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When does a villain become a villain? At what point does a person reach the tipping point that sends them spiraling into the darkness? Is it a singular event? Or simply the culmination of a thousand smaller moments? Does it even matter?

These are the sorts of questions that power Suzanne Collins’s “The Ballad of Songbirds and Snakes” (Scholastic, $27.99), a return to the world of her blockbuster “Hunger Games” series. Set over 60 years before the events of that first novel, this latest installment looks at the origins of Coriolanus Snow, President of Panem and general big bad of the initial trilogy.

But what goes into the making of a man so brutally and single-mindedly devoted to the systemic dystopia that is Katniss Everdeen’s Panem? This book introduces us to a young man who desperately wants to be perceived a certain way by the world, who wants nothing so much as to be restored to what he deems his rightful place in society … and who uses a combination of aristocratic charm and subtle ruthlessness to try and achieve that goal.

Published in Buzz

Few franchises see the sort of gap between critical and commercial success that you get with the “Transformers” movies. The Michael Bay-led series has seen increasingly negative responses from critics, even while raking in massive dollars at the global box office. One would be forgiven for assuming that this pattern would continue.

Instead, out of nowhere, we get “Bumblebee.” It’s unheard of for a big-budget franchise like this to take a quantum leap forward in terms of quality – particularly when you’re half-a-dozen movies in – but that is the case here. This 1980s-set prequel manages to capture the energy, the gleeful spirit of the source material in a way that none of the previous iterations have.

It’s FUN, you see. And that fun comes from the respect given the audience – respect that reflects why they love the material in the first place.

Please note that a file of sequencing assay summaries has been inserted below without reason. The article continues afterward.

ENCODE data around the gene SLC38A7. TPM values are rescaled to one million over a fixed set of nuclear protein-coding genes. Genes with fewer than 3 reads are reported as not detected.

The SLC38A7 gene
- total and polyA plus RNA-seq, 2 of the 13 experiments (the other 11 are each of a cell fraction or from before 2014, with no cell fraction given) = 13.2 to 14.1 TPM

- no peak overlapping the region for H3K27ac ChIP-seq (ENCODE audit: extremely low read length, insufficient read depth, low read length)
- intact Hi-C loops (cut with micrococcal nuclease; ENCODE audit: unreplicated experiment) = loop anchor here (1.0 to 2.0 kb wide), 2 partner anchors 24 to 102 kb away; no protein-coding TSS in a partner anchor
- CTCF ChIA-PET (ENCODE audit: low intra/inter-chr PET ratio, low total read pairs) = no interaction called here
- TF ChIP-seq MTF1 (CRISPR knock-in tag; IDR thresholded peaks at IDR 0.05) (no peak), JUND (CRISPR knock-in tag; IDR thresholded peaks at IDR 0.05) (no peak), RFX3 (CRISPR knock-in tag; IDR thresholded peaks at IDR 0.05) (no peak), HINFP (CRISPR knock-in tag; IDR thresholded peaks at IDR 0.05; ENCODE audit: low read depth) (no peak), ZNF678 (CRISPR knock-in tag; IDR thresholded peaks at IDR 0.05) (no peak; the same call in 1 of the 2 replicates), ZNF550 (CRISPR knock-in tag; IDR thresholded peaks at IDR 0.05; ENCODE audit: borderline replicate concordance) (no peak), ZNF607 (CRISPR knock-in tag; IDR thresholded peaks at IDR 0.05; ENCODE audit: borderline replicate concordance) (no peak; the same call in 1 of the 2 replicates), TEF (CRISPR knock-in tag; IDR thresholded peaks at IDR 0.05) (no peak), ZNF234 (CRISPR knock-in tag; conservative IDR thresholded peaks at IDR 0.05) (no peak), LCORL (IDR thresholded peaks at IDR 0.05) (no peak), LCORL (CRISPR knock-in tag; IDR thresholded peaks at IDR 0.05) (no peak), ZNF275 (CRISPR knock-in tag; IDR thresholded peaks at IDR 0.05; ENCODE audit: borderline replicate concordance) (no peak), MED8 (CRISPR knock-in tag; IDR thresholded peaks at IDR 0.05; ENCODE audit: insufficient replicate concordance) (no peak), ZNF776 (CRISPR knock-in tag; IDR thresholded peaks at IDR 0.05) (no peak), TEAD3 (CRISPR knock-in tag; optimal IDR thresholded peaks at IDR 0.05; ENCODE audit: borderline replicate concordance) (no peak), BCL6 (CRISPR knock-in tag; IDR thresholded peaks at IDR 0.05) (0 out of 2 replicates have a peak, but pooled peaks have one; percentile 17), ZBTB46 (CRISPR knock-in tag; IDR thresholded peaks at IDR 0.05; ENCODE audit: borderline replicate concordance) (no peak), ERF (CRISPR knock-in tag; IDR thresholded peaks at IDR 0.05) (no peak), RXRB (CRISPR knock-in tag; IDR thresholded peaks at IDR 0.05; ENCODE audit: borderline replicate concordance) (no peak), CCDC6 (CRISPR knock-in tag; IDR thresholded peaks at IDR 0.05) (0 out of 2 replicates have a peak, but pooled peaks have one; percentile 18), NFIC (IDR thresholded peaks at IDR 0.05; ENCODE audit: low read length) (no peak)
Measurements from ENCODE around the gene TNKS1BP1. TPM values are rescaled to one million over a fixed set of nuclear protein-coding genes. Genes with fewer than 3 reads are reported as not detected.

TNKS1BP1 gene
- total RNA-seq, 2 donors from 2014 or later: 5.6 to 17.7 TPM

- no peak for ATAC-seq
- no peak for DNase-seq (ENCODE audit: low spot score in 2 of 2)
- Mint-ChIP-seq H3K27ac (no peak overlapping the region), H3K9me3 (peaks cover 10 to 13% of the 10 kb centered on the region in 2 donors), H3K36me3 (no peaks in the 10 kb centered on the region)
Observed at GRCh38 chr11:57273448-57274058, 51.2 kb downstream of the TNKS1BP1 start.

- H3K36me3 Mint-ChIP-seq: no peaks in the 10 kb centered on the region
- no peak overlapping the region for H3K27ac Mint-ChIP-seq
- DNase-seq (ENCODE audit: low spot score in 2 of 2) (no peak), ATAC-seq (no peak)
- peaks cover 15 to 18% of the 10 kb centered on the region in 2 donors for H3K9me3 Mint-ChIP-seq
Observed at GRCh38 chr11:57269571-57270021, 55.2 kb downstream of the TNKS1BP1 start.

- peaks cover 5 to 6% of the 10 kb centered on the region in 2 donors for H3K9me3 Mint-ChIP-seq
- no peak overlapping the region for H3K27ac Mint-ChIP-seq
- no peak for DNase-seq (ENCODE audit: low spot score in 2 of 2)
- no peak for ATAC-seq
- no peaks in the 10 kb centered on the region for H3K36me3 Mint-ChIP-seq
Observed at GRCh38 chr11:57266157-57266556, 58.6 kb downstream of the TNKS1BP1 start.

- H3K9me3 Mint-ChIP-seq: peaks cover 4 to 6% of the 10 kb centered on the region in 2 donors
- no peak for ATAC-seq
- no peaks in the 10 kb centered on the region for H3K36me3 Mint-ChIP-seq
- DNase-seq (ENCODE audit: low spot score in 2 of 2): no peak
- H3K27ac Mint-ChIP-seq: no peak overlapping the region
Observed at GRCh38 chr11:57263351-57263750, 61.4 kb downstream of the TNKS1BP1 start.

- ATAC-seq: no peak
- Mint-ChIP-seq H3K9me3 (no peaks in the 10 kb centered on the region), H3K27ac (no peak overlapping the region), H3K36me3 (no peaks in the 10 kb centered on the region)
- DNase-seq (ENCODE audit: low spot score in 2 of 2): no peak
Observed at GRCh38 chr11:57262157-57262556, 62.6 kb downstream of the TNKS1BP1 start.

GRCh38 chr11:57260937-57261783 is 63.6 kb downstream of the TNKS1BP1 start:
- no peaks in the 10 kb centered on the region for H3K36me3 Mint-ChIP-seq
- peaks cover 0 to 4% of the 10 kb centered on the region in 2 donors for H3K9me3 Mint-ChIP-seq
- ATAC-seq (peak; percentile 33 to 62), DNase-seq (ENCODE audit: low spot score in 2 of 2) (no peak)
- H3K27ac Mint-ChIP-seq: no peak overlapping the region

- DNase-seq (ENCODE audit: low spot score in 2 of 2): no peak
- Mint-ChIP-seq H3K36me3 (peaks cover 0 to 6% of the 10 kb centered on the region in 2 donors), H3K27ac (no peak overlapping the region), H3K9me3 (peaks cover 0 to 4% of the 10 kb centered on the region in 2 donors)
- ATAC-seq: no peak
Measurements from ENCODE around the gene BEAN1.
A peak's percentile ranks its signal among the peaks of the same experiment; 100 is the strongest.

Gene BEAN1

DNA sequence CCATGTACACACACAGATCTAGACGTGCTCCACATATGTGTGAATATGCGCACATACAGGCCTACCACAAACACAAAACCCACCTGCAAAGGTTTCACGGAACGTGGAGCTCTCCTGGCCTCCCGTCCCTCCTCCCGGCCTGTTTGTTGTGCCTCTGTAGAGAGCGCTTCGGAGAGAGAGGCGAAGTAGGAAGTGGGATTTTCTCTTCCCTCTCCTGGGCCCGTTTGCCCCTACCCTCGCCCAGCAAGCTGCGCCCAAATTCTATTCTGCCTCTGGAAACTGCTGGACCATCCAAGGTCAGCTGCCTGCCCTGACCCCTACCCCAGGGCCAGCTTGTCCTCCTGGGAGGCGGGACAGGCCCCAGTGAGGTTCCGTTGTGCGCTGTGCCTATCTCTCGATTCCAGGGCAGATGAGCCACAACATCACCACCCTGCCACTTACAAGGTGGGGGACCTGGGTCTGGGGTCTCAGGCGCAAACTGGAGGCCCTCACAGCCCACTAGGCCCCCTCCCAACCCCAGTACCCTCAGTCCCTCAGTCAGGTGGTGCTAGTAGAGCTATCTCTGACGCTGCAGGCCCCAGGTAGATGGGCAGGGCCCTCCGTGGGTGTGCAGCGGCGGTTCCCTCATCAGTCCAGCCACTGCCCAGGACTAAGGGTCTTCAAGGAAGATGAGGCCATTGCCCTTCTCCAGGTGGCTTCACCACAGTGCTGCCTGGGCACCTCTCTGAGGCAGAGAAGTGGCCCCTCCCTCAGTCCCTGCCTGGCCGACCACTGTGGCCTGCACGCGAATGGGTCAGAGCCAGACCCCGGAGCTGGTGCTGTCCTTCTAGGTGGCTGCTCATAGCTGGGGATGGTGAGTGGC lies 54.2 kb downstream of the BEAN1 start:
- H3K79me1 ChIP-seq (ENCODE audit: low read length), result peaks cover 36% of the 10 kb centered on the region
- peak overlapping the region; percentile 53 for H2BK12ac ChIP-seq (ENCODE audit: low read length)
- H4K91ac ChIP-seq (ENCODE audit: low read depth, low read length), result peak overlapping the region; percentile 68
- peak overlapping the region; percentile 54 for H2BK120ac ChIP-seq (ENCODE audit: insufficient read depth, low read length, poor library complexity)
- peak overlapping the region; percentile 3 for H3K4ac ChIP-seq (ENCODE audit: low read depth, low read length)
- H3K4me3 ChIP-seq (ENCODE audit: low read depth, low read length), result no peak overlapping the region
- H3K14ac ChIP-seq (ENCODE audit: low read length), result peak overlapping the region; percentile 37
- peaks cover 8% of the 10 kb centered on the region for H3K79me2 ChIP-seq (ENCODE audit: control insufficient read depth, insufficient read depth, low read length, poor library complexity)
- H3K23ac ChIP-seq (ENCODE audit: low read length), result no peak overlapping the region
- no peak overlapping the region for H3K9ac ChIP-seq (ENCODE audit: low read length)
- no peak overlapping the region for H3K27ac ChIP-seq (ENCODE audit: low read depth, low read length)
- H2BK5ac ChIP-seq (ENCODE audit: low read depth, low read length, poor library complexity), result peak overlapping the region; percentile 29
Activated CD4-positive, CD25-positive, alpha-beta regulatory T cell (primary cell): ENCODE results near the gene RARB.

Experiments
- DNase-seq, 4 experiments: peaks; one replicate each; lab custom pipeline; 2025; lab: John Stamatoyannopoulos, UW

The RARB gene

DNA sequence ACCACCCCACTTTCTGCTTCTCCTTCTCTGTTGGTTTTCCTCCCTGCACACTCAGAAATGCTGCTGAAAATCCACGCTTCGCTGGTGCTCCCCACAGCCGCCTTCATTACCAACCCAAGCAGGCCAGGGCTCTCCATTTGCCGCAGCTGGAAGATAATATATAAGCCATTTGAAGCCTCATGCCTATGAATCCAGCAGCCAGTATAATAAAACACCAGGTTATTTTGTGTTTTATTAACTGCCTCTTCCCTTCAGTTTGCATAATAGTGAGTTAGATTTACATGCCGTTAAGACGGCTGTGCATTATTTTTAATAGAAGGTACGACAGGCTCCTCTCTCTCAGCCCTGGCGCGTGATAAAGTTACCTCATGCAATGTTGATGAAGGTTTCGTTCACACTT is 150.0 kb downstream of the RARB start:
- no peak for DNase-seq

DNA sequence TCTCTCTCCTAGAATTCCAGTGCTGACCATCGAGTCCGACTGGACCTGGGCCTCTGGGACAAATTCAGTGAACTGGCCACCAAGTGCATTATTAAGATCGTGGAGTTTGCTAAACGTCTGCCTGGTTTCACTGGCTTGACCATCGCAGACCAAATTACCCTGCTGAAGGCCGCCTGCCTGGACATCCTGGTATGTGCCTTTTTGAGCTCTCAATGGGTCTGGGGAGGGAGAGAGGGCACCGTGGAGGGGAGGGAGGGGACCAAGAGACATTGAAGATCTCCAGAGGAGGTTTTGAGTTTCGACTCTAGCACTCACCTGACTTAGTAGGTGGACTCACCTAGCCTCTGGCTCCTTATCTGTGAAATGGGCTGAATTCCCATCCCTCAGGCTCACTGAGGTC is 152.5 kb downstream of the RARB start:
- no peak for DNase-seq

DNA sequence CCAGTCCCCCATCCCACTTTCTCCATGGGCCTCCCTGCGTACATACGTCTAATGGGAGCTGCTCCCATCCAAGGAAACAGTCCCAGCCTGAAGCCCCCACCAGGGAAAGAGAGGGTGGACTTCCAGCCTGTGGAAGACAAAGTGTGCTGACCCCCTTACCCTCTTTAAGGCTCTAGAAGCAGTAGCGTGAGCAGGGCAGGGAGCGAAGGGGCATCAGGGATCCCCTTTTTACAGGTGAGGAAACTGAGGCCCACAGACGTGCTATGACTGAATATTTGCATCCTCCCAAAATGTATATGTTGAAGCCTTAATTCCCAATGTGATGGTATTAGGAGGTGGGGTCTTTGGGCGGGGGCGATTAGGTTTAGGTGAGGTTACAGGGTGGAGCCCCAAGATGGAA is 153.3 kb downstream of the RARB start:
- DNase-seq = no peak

“Bumblebee” is smart and sweet, blending the CGI-heavy action with a smaller, more intimate, more personal narrative that gives the movie a whiff of early Spielberg and the nostalgic bite and something like “The Iron Giant,” if perhaps not quite up to the emotional heights reached by those works.

Published in Movies
Tuesday, 29 May 2018 14:24

Taking flight with 'Solo'

Full disclosure: I love “Star Wars.” The original trilogy is near and dear to my heart – one of my earliest memories is seeing “Empire” at the drive-in when I was three. And while the prequels left a lot to be desired, Disney’s reinvigoration of the franchise in recent years has been welcome.

“Solo: A Star Wars Story” is the fourth film in this new wave and somehow manages to be both the biggest departure and the most conventional of the bunch. Turmoil seemed abundant behind the scenes – original directors Phil Lord and Christopher Miller were replaced by Ron Howard; rumblings about reshoots and acting coaches and whatnot were plentiful – so one wondered what the final product was going to be.

It’s … fine. Pretty good, actually. Not as good as the other newer offerings, but with plenty to recommend it. There are moments where it feels stitched together and a bit inconsistent, but otherwise, the directorial drama doesn’t show up much on screen. The performances range from meh to solid to excellent. The story is a bit slight and there are certain narrative mysteries that might have been better left unsolved (along with some tonal inconsistency and a few not-insignificant timeline questions), but all in all, it’s a fun space opera/heist movie with a charming cast and some strong set pieces.

Published in Movies
Wednesday, 21 December 2016 10:55

The audacity of hope – ‘Rogue One’

Remember the days when you waited years for a new “Star Wars” movie to arrive? When you waited so long that even when it wasn’t very good, you talked yourself into it because any new “Star Wars” was better than no new “Star Wars”?

Published in Movies
Wednesday, 26 June 2013 13:43

Back to school with Monsters University'

Pixar prequel takes us back to college days

 

Over the past 20 years or so, no animation studio has produced consistent excellence even close to that put out by the folks at Pixar. It is a singularly impressive body of work even when some of their recent misfires are taken into account ('Cars 2,' anyone?). Of course, most of us are of the opinion that Pixar films are like pizza even the bad ones are still pretty good (again, the aforementioned 'Cars 2' excepted).

'Monsters University' is their latest effort, a prequel to 2001's 'Monsters, Inc.' that takes a look back at the school days of Mike Wazowski (Billy Crystal, 'Parental Guidance') and James 'Sully' Sullivan (John Goodman, 'The Hangover Part III').

Published in Movies

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